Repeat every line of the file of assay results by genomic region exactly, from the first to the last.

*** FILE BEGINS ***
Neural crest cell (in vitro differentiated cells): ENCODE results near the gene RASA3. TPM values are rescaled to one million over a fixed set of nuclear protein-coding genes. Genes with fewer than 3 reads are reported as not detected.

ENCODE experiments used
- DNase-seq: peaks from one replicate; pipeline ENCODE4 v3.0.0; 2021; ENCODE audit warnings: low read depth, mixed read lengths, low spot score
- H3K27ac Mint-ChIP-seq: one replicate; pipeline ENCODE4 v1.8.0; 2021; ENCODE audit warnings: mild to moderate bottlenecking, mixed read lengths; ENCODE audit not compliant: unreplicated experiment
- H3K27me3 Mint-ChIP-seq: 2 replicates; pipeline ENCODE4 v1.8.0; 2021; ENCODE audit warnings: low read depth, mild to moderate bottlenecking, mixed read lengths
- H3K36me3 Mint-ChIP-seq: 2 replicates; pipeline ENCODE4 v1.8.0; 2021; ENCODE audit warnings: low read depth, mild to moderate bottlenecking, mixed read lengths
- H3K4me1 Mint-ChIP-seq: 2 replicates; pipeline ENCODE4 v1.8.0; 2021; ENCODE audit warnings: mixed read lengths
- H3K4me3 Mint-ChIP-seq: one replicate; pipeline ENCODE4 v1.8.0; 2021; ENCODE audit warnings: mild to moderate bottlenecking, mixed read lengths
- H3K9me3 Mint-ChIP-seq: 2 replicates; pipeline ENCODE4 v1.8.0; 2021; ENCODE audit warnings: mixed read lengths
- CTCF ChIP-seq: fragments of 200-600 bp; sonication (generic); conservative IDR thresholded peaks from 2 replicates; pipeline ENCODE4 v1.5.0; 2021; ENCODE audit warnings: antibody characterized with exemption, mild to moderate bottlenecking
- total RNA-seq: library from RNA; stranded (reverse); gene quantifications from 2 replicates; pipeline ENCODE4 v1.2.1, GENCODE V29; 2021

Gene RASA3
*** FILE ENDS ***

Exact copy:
Neural crest cell (in vitro differentiated cells): ENCODE results near the gene RASA3. TPM values are rescaled to one million over a fixed set of nuclear protein-coding genes. Genes with fewer than 3 reads are reported as not detected.

ENCODE experiments used
- DNase-seq: peaks from one replicate; pipeline ENCODE4 v3.0.0; 2021; ENCODE audit warnings: low read depth, mixed read lengths, low spot score
- H3K27ac Mint-ChIP-seq: one replicate; pipeline ENCODE4 v1.8.0; 2021; ENCODE audit warnings: mild to moderate bottlenecking, mixed read lengths; ENCODE audit not compliant: unreplicated experiment
- H3K27me3 Mint-ChIP-seq: 2 replicates; pipeline ENCODE4 v1.8.0; 2021; ENCODE audit warnings: low read depth, mild to moderate bottlenecking, mixed read lengths
- H3K36me3 Mint-ChIP-seq: 2 replicates; pipeline ENCODE4 v1.8.0; 2021; ENCODE audit warnings: low read depth, mild to moderate bottlenecking, mixed read lengths
- H3K4me1 Mint-ChIP-seq: 2 replicates; pipeline ENCODE4 v1.8.0; 2021; ENCODE audit warnings: mixed read lengths
- H3K4me3 Mint-ChIP-seq: one replicate; pipeline ENCODE4 v1.8.0; 2021; ENCODE audit warnings: mild to moderate bottlenecking, mixed read lengths
- H3K9me3 Mint-ChIP-seq: 2 replicates; pipeline ENCODE4 v1.8.0; 2021; ENCODE audit warnings: mixed read lengths
- CTCF ChIP-seq: fragments of 200-600 bp; sonication (generic); conservative IDR thresholded peaks from 2 replicates; pipeline ENCODE4 v1.5.0; 2021; ENCODE audit warnings: antibody characterized with exemption, mild to moderate bottlenecking
- total RNA-seq: library from RNA; stranded (reverse); gene quantifications from 2 replicates; pipeline ENCODE4 v1.2.1, GENCODE V29; 2021

Gene RASA3